Once the "bugs" are worked out, the drivers and owners who know how to make money will continue to do well.  Others, including some friends of mine with ten-plus years experience or more, will continue to stumble regardless of conditions.  Back in 2001 I regrettably got my friend Steve into the business.  Business was good but poor Steve remained a "fifty-dollar a day take home" cabbie despite everything I did to improve his skills.  Coaching session after coaching session held no effect, Steve, for whatever reason, remained a lousy taxi driver, at least in terms of making money. He was a nice guy but bad cabbie. 

And George Anderson, of Wireless Edge and GJ Anderson Group Inc will be in Seattle Monday October 27th, 2014 to do more "hands-on" fine tuning. George Anderson, if you didn't already know, is the creator of the system in your taxi.  He is already involved from his San Francisco location.  Again, be assured, PSD/BYG is going forward toward resolution.  To be frank, they have no choice. Normally must return soon.  That is clear.

Monday, October 13, 2014

A Strange Weekend I Would Have Rather Avoided

Coming back from Lake Kelema and Steamboat Rock and Northrup Canyon Nature Preserve I was unfortunately greeted this weekend by post-full moon madness in all its demented and shining glory.  It would have been preferable not switching taxis four times over or receiving my first moving violation in nearly four years.  Since all this trauma was clearly avoidable, it was the lamentable influence of the moon making it optional, too many choosing confusion and mayhem over quieter and saner approaches.  One understands after their initial introduction that taxi is innately chaotic for all the sorry reasons known too well to us veterans of the craft.  But it is also apparent that too many others disproportionately embrace behavior better left to infants crying over clabbered milk.  Just because its served doesn't mean you must quaff it down like Heavenly Nectar delivered by the Gods.  As is all too obvious, be careful whom you pray to, malevolent and mischievous spirits mutely waiting  in the celestial ether seeking the gullible and unbalanced, all too happy anointing all unaware takers with disorienting spells..  Sanity remains rare.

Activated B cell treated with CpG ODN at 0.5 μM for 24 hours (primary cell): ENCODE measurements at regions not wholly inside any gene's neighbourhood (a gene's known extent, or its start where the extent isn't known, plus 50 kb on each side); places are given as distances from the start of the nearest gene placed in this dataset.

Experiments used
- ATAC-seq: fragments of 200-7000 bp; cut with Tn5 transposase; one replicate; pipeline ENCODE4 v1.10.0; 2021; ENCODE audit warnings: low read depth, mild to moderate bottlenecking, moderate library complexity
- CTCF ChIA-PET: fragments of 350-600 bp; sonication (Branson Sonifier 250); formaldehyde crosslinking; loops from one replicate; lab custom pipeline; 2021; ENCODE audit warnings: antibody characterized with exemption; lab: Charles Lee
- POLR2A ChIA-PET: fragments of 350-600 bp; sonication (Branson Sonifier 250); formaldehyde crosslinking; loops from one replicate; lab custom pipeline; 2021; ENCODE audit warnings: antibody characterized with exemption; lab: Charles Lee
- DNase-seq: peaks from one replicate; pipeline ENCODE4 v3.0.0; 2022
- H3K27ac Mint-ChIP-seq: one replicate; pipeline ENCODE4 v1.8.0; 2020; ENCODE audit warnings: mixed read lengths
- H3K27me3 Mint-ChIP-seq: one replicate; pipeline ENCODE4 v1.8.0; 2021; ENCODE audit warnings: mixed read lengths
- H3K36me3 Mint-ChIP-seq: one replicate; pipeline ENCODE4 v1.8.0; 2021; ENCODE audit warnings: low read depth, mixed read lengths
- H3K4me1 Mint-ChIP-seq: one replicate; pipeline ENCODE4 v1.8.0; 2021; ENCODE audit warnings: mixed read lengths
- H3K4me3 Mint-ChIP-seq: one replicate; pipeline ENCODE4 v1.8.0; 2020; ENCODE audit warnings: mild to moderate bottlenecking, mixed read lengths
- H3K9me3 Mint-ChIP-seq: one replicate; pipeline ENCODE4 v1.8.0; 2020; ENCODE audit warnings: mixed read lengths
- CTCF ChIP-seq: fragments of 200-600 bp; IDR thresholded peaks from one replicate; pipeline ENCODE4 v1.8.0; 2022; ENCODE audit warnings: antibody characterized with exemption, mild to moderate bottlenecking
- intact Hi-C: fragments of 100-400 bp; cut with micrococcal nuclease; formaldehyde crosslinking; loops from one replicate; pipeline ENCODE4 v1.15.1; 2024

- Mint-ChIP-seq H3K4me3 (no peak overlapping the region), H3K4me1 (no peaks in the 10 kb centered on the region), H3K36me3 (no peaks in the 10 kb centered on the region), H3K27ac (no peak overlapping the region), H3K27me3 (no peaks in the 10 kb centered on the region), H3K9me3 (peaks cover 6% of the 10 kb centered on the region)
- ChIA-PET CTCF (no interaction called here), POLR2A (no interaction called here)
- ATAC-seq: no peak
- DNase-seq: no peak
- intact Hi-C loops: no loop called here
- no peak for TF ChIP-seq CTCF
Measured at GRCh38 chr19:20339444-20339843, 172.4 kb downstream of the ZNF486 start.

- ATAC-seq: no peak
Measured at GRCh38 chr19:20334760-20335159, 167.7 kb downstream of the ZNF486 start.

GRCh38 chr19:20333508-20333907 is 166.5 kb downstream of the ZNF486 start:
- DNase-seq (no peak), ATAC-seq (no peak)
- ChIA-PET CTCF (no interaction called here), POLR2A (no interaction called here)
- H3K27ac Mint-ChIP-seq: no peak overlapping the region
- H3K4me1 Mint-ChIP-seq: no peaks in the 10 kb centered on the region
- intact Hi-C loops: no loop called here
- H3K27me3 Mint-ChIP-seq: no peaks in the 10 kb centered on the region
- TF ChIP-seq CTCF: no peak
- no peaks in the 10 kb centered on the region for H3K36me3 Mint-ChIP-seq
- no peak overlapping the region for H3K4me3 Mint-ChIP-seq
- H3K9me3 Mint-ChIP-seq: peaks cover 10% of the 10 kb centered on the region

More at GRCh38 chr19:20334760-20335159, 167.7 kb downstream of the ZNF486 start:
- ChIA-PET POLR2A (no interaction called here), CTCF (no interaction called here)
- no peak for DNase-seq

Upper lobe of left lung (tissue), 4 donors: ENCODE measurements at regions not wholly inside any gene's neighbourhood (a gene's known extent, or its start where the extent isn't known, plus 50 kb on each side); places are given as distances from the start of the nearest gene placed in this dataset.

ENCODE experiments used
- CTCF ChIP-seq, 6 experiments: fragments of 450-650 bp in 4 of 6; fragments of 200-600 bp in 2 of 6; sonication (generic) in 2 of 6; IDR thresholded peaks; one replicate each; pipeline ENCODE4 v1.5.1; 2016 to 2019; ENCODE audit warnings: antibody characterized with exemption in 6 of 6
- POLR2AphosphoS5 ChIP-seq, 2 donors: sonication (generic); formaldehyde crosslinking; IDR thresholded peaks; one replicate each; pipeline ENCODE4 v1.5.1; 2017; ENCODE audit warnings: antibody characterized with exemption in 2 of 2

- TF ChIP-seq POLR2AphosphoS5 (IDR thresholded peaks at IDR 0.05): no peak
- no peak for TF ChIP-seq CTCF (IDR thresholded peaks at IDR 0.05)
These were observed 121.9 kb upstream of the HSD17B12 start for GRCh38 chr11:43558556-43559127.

Not knowing that 478 was locked in the shop, I wasted 20 minutes before comprehending  the real situation. Why didn't anyone tell me the cab was down for days due to computer issues?  Poor communication continues to plague Yellow.  A simple email would have notified me but no, that's too simple and basic.  Making it worse is, when later in the day, calling and asking whether 478 was ready to go, I arrived only to find out it wasn't true.  Making it all the more serious, when finally taking the cab out I discovered too late that the computer issues were not resolved as told, necessitating yet another transfer at 4:00 AM.  I parked 478 with the expectation that it would be repaired later in the day, giving the shop all morning to make it right.